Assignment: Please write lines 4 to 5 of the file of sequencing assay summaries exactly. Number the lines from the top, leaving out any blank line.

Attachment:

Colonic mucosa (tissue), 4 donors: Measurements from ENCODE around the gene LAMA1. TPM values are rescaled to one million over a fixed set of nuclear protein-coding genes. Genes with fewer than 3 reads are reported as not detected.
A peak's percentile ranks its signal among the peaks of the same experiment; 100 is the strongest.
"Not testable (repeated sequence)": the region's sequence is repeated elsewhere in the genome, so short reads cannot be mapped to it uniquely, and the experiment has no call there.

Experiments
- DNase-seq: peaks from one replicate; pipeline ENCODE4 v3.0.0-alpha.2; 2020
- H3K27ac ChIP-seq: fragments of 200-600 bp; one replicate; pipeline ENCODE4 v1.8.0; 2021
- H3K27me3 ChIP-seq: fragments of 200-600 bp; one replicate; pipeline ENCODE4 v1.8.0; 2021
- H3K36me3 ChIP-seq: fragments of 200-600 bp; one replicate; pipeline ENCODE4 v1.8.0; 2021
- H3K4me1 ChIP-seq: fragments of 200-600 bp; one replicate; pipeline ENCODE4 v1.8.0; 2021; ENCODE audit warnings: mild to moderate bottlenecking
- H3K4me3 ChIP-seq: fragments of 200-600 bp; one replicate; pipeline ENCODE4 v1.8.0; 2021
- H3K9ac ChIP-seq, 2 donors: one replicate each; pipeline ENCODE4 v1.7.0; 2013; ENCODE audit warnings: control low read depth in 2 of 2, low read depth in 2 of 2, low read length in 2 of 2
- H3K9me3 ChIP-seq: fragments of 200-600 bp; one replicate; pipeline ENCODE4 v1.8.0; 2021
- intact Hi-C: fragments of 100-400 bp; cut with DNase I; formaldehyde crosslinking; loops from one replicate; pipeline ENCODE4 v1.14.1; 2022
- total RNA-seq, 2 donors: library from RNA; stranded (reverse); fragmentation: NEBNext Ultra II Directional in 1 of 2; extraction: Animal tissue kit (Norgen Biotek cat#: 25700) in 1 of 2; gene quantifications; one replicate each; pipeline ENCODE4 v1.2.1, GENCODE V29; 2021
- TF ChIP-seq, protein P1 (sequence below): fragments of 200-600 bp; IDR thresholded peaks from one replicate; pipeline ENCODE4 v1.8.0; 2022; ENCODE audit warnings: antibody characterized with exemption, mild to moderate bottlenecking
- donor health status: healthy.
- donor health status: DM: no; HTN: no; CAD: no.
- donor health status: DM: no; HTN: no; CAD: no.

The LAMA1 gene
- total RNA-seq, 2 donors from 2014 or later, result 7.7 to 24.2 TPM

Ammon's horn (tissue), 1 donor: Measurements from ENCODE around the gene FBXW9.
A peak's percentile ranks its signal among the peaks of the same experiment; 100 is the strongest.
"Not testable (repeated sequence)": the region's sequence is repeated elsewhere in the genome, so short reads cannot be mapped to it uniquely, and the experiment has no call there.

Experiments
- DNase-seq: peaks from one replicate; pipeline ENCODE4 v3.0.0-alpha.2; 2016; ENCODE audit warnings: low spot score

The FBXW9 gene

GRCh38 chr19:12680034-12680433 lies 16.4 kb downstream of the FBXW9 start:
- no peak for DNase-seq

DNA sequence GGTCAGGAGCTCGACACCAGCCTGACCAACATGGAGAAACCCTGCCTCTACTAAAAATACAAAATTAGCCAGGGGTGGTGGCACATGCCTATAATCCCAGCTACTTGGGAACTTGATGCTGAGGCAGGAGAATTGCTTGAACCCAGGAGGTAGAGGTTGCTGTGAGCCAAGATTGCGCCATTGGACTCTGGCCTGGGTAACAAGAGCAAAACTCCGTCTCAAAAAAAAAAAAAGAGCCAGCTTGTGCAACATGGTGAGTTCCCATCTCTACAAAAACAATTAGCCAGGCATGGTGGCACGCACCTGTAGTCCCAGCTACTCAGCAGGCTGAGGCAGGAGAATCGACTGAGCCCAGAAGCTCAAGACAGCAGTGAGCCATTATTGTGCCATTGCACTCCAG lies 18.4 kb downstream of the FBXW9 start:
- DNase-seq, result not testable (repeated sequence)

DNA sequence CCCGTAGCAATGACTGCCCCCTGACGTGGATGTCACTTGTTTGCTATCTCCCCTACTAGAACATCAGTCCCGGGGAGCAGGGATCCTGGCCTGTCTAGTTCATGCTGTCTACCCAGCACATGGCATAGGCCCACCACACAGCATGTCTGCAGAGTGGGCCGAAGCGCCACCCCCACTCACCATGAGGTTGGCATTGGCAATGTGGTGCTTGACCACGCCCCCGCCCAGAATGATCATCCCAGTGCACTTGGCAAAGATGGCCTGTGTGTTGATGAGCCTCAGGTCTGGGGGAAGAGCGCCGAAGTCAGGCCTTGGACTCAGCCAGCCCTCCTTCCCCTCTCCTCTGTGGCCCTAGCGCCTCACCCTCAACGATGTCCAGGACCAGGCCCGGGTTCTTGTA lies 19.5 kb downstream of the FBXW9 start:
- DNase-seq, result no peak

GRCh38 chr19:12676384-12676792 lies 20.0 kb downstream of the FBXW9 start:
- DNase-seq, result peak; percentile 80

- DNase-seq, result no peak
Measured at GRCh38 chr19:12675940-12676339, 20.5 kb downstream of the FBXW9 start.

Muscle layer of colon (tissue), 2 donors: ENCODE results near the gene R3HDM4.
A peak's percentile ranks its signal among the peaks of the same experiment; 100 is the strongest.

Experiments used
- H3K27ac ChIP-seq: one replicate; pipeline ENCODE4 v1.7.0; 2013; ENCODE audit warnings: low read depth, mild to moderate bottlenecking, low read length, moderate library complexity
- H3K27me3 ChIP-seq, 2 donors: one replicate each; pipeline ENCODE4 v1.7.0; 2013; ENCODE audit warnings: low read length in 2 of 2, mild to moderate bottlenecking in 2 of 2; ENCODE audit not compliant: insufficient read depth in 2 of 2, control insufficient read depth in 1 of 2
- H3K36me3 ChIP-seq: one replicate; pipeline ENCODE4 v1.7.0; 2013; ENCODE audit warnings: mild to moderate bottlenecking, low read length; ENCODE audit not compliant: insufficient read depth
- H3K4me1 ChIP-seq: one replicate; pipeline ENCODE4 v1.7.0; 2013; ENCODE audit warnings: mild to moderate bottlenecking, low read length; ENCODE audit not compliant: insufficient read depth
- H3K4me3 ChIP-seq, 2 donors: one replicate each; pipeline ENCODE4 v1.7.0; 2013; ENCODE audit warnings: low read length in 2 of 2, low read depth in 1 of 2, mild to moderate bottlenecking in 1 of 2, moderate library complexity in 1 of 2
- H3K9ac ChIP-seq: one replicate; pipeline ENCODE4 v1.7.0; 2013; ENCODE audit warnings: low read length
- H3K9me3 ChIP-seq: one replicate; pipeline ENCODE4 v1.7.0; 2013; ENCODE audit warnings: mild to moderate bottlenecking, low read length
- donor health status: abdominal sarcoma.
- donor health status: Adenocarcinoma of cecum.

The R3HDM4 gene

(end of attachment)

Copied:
Experiments
- DNase-seq: peaks from one replicate; pipeline ENCODE4 v3.0.0-alpha.2; 2020